(Belgium, 1951) is a writer of poetry, novels, essays, plays, and short stories. He debuted in 1981 and has more than thirty books to his name. His international breakthrough came with Oorlog en terpentijn (War and Turpentine); more than 100,000 copies of this family chronicle were sold in the Netherlands and in Flanders. War and Turpentine is based on a few writings that Hertmans received in the 1980s from his grandfather, Urbain Martien, about his life before and during World War I. The reconstruction of Martien's story begins in about 1900 in a tight working-class Ghent neighbourhood and gets an unexpected twist during the Great War, when all established virtues were shot to pieces. The man who had wanted to be a painter was a decorated war hero whose life would never be the same. Hertmans taught at the Royal Academy of Fine Arts in Antwerp and has delivered lectures at universities around the world. His literary work and reviews have appeared in American, Flemish, and Dutch newspapers and magazines. Anthologies of his poems have been published in English, German, and Spanish.(2015)
Archive available for: Stefan Hertmans
One of the most popular programmes on Radio 1 is VPRO's OVT (Simple Past Tense). Every Sunday the contemporary relevance of history takes centre stage.
It has become a tradition for OVT's radio professionals to relocate to The Hague during the festival in order to broadcast live from the cozy lobby of Theater aan het Spui. The public is most welcome; admission and coffee are free. The programme includes a spoken commentary by Nelleke Noordervliet, an interview with Bas Heijne on Couperus, and a focus on writer Reggie Baay and his just-published book Daar werd wat gruwelijks verricht (Something Terrible Happened There), about the hidden history of slavery in the Dutch East Indies. With live music by the The Hague band De Règâhs. Don't forget to reserve your spot via the blue link above. Programme in Dutch.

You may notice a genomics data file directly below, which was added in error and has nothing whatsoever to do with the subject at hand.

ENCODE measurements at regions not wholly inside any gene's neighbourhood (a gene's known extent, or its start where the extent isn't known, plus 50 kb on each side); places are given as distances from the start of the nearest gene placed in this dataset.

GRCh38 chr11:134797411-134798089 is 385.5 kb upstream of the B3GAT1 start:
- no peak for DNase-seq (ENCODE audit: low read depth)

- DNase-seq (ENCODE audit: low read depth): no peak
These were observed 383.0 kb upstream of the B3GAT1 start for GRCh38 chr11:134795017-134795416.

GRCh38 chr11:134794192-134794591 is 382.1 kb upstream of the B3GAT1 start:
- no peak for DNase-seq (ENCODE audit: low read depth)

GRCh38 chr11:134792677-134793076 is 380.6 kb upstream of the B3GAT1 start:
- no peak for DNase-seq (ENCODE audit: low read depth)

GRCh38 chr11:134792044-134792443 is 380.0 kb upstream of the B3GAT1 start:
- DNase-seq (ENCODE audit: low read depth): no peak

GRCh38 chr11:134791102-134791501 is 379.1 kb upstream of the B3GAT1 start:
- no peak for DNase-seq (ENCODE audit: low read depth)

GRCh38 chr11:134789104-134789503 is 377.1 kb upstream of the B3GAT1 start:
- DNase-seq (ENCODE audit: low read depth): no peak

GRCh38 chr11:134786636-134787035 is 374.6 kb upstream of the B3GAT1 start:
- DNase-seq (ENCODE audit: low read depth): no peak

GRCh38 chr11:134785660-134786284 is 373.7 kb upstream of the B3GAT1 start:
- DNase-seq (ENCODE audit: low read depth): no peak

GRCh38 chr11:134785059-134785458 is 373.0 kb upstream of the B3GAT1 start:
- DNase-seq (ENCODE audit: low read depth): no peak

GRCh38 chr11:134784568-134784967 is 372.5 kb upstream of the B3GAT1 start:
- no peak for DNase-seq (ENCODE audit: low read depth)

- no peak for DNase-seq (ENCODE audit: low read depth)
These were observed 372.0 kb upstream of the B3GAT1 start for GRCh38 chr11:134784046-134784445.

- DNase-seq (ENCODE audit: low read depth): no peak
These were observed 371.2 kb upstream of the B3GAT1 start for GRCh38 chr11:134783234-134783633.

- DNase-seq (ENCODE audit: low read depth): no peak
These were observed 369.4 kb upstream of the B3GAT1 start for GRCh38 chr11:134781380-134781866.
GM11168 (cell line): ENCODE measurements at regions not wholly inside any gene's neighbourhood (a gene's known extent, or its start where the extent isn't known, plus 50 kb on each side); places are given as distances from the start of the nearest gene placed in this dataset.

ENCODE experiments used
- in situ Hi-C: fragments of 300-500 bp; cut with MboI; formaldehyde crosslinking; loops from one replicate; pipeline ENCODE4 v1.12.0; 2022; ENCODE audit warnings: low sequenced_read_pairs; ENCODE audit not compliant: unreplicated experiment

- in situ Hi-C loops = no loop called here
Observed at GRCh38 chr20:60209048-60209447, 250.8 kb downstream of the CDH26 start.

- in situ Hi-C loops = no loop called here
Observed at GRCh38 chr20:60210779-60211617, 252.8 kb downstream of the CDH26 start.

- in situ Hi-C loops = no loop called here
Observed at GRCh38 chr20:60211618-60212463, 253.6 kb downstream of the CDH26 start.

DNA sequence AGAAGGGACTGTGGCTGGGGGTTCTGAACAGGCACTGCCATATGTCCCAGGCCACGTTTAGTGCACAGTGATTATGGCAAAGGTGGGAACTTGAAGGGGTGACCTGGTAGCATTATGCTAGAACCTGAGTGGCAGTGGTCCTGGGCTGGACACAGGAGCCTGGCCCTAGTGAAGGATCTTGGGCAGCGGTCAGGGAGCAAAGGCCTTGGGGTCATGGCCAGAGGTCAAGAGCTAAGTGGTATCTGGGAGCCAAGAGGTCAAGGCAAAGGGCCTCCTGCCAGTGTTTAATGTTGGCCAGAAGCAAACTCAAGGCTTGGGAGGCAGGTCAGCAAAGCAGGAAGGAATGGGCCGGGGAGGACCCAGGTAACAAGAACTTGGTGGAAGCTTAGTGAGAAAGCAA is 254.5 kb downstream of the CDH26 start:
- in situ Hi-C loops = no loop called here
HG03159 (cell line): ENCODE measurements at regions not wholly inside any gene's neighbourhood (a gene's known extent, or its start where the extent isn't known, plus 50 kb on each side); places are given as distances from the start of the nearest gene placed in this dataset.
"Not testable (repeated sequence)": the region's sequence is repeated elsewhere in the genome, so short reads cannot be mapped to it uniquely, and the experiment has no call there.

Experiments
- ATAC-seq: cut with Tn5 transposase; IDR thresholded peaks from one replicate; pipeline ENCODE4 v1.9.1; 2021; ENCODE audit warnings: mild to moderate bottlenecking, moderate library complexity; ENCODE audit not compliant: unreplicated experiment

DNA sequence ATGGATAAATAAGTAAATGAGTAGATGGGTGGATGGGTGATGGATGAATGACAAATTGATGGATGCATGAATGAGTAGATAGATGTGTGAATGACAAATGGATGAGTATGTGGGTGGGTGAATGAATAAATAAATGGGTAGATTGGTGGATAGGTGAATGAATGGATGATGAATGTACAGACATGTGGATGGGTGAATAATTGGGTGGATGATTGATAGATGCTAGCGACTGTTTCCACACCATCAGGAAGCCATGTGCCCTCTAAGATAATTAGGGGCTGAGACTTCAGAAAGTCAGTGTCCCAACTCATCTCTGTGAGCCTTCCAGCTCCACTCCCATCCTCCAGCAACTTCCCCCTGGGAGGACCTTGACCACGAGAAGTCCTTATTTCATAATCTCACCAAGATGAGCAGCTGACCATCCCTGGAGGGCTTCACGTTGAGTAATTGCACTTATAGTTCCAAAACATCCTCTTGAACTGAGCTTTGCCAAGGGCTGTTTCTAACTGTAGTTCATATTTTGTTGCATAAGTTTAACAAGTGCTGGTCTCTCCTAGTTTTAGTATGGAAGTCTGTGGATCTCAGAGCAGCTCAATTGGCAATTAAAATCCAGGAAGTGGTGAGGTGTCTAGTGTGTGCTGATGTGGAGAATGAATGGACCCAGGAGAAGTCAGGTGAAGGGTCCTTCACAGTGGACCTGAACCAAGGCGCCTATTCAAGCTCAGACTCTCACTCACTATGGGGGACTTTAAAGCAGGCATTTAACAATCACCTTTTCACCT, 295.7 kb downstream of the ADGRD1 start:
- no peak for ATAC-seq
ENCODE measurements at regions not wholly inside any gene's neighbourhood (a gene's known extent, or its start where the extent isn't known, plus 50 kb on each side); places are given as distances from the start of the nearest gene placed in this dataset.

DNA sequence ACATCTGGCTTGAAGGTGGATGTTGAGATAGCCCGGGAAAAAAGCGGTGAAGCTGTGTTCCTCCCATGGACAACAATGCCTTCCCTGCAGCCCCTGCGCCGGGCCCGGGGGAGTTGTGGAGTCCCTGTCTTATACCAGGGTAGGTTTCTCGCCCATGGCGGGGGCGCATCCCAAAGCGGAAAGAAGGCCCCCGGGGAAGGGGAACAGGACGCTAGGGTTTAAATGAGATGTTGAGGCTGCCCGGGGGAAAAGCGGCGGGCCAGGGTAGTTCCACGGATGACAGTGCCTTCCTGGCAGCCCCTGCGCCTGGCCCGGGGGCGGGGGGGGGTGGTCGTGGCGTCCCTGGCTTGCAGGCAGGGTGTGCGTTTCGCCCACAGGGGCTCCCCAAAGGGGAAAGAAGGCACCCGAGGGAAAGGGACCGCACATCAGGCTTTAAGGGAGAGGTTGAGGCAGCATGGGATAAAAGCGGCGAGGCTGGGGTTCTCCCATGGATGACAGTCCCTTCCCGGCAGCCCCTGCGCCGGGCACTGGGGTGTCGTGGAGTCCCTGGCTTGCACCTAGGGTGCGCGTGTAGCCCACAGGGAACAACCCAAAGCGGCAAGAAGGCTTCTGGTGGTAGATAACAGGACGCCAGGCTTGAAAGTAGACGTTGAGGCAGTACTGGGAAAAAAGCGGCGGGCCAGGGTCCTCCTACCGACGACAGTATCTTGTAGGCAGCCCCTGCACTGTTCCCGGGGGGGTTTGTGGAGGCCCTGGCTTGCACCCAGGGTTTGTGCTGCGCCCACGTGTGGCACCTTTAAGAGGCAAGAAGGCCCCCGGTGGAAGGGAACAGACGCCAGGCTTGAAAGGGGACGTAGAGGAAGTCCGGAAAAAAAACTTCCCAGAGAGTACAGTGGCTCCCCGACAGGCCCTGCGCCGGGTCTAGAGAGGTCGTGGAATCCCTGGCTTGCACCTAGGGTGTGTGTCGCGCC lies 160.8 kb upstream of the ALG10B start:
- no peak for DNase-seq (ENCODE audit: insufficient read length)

In the Filmhuis Studio the festival's guest writers present their favourite literary texts and explain why a particular poem, novel excerpt, or song lyric influenced their life and work. Which memory, what feeling does this text call up for them? A continuous interview programme, in which the audience also talks with the writers. Hosted by Wim Brands and Fidan Ekiz. In Dutch.
Saturday Night Unlimited ends on a festive note with poetic presentations by writers who not only produce wonderful prose but also have a poet's heart beating within. Come listen to David Grossman's reading from Falling Out of Time, and to poems by Nii Ayikwei Parkes, Jennifer Clement, and Stefan Hertmans. With improvisations on cello by Ernst Reijseger. In Dutch and English.
Is there still such a thing as "home" when you return after a war? How do you rebuild a life? How do you reconstitute a civilization? Ian Buruma wrote Year Zero: A History of 1945, about the immediate aftermath of WWII. Stefan Hertman's War and Turpentine describes World War I through the eyes of his grandfather. Both authors choose a notably personal approach; Buruma, too, used the experiences of a family memberhis fatheras motivation to delve into world history. How does it affect a story when the source is so close to home? Is it possible to reflect reality on the basis of a detail? David Van Reybrouck poses these questions to the authors. Louise O. Fresco starts off the programme with a commentary.